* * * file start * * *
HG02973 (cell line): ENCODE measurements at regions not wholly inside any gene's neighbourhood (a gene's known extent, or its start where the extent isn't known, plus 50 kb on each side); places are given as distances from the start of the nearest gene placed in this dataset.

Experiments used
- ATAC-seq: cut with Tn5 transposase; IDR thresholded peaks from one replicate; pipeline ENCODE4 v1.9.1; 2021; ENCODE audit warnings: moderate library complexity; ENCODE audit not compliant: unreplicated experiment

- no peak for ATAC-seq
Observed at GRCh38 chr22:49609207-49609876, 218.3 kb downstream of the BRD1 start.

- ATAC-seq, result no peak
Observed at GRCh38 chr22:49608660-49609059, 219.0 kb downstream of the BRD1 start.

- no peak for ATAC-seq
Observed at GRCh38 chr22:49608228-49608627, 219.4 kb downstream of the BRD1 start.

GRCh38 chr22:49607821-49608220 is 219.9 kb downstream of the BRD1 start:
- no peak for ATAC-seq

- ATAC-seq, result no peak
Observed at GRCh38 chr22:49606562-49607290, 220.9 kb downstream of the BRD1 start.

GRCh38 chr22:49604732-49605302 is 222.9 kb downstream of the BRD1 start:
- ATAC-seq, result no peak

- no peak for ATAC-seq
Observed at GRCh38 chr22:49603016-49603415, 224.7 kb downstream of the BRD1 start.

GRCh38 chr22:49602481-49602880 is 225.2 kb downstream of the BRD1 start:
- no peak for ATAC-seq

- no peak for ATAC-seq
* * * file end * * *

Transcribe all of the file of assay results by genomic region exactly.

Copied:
HG02973 (cell line): ENCODE measurements at regions not wholly inside any gene's neighbourhood (a gene's known extent, or its start where the extent isn't known, plus 50 kb on each side); places are given as distances from the start of the nearest gene placed in this dataset.

Experiments used
- ATAC-seq: cut with Tn5 transposase; IDR thresholded peaks from one replicate; pipeline ENCODE4 v1.9.1; 2021; ENCODE audit warnings: moderate library complexity; ENCODE audit not compliant: unreplicated experiment

- no peak for ATAC-seq
Observed at GRCh38 chr22:49609207-49609876, 218.3 kb downstream of the BRD1 start.

- ATAC-seq, result no peak
Observed at GRCh38 chr22:49608660-49609059, 219.0 kb downstream of the BRD1 start.

- no peak for ATAC-seq
Observed at GRCh38 chr22:49608228-49608627, 219.4 kb downstream of the BRD1 start.

GRCh38 chr22:49607821-49608220 is 219.9 kb downstream of the BRD1 start:
- no peak for ATAC-seq

- ATAC-seq, result no peak
Observed at GRCh38 chr22:49606562-49607290, 220.9 kb downstream of the BRD1 start.

GRCh38 chr22:49604732-49605302 is 222.9 kb downstream of the BRD1 start:
- ATAC-seq, result no peak

- no peak for ATAC-seq
Observed at GRCh38 chr22:49603016-49603415, 224.7 kb downstream of the BRD1 start.

GRCh38 chr22:49602481-49602880 is 225.2 kb downstream of the BRD1 start:
- no peak for ATAC-seq

- no peak for ATAC-seq